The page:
Vice chancellors may move towards uniform degree standards when they meet in Belfast next week. The annual residential meeting of the Committee of Vice Chancellors and Principals will receive an interim report from the Higher Education Quality Council's Graduate Standards Programme, set up last year under the chairmanship of Bob Boucher, vice chancellor of UMIST.
They were asked to investigate the question of defining entry standards for undergraduate degrees and consider mechanisms to assure their achievement. The report calls for
* the development of a concept of "graduateness," embodying standards required at degree level. This could include generic aptitudes, competences or skills plus subject-related aptitudes.
* A feasibility study to find ways of grouping degree programmes into clusters reflecting their purposes
* A review of award nomenclature clarifying "current ambiguities" such as "pass" and "unclassified" degrees.
Groups of vice chancellors will discuss how to address the issues of nomenclature, "graduate-ness", external examining and thresholds for diploma and degree programmes. The threshold issue is expected to be the most complex and potentially contentious.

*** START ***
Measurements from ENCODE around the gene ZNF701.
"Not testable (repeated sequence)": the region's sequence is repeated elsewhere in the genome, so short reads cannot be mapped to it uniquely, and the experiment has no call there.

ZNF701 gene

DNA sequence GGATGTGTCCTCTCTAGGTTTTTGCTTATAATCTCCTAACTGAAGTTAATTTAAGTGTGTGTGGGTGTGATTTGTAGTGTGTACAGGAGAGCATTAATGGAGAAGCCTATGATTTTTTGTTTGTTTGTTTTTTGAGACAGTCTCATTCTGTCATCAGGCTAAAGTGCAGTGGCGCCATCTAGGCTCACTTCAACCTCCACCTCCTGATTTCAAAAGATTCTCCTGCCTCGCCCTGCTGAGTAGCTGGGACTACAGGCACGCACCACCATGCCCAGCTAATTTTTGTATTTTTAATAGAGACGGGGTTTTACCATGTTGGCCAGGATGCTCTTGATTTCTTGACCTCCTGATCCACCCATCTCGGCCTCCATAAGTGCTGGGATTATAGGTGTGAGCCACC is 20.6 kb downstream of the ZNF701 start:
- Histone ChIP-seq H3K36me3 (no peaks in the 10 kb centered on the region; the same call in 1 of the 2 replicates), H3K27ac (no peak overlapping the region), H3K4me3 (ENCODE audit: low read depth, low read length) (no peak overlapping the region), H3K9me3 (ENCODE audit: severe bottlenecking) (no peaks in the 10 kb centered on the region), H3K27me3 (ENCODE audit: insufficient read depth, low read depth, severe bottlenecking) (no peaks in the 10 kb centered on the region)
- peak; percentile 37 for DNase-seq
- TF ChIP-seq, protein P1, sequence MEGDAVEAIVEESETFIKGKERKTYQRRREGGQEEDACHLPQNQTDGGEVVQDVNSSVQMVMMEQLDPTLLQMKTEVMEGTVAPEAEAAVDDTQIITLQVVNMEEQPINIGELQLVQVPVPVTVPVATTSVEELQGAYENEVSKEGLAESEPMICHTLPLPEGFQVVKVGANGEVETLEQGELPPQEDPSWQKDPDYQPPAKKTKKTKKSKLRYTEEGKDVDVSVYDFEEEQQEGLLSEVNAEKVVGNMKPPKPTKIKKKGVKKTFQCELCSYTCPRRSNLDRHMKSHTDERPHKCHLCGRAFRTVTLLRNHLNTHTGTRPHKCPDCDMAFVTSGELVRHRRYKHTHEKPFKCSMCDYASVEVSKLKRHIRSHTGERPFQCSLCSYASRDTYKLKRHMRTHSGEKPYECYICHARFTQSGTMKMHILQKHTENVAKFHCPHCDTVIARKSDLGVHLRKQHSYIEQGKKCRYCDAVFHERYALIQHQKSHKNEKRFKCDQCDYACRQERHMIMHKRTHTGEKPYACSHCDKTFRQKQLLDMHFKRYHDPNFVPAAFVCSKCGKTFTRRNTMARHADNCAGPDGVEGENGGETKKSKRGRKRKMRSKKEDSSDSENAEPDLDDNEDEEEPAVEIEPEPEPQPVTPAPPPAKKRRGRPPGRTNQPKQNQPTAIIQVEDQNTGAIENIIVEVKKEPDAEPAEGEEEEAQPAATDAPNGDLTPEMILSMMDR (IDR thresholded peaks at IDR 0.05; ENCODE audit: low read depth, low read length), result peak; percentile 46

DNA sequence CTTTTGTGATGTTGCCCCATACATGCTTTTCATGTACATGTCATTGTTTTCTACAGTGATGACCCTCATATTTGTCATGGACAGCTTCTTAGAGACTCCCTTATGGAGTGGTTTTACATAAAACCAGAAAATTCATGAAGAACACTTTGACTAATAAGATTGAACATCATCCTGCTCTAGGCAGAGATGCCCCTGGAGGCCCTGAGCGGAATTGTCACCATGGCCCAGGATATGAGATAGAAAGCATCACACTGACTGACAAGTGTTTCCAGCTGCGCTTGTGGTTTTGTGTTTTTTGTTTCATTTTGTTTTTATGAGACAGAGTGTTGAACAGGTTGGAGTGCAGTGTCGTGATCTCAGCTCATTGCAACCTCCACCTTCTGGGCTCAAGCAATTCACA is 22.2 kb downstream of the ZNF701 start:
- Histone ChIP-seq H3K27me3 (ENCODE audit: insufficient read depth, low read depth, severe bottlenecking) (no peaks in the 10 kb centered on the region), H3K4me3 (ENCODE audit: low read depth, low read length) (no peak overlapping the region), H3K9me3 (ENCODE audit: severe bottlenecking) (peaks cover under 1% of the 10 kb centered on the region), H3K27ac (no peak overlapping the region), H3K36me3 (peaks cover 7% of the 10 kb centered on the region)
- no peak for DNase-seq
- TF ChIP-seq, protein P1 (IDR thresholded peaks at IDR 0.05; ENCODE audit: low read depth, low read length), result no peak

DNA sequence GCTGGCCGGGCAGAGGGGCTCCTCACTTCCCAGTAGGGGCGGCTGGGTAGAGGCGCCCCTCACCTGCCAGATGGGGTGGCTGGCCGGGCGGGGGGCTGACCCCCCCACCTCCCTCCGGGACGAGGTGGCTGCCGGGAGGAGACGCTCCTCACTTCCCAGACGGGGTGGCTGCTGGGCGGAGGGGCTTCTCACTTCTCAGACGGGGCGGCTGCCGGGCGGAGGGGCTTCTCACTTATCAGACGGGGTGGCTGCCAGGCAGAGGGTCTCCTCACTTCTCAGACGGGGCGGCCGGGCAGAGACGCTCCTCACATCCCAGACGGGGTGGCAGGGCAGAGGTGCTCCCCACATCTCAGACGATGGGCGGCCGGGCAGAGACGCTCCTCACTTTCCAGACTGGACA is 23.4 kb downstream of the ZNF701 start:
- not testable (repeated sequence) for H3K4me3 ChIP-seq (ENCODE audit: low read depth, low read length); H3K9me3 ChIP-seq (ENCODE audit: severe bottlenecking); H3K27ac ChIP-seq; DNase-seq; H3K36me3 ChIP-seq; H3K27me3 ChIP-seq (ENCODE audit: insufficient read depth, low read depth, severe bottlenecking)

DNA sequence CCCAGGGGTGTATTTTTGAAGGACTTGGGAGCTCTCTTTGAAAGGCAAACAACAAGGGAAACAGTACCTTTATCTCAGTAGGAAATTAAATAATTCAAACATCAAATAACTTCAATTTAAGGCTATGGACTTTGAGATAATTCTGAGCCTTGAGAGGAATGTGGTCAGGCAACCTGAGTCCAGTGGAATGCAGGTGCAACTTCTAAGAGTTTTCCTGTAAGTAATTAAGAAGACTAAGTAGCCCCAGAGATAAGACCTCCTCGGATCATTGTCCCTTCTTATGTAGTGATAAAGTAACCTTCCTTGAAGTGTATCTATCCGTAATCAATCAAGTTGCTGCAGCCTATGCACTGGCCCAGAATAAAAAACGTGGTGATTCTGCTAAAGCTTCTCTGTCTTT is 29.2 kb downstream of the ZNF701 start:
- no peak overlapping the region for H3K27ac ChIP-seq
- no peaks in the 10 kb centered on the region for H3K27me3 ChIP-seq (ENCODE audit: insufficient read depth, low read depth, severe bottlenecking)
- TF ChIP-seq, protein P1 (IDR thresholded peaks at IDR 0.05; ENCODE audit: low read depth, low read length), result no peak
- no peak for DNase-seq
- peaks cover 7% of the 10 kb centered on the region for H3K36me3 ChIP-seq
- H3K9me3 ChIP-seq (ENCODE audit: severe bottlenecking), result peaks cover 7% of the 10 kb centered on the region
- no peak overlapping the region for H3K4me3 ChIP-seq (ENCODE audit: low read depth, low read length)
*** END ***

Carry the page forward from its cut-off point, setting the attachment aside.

The report found that "few academic staff believe that genuine and precise comparability exists even across degrees in a particular subject, still less across all degrees in all institutions; nor would it be regarded as desirable even if it could be achieved, since there is a general view that it would hinder innovation and encourage uniformity".
It adds that the concept of threshold standards has little bearing on current academic practice and underlying values, and work done to develop more explicit and externally accessible standards tends to be concentrated in activities such as credit accumulation and transfer or subjects only recently admitted to higher education.
But consultation also found there was scope for developing comparability in subjects where there is consensus on the contents, skills, purposes and theory and that this might also be achieved across clusters or cognate areas as well as those defined by subject.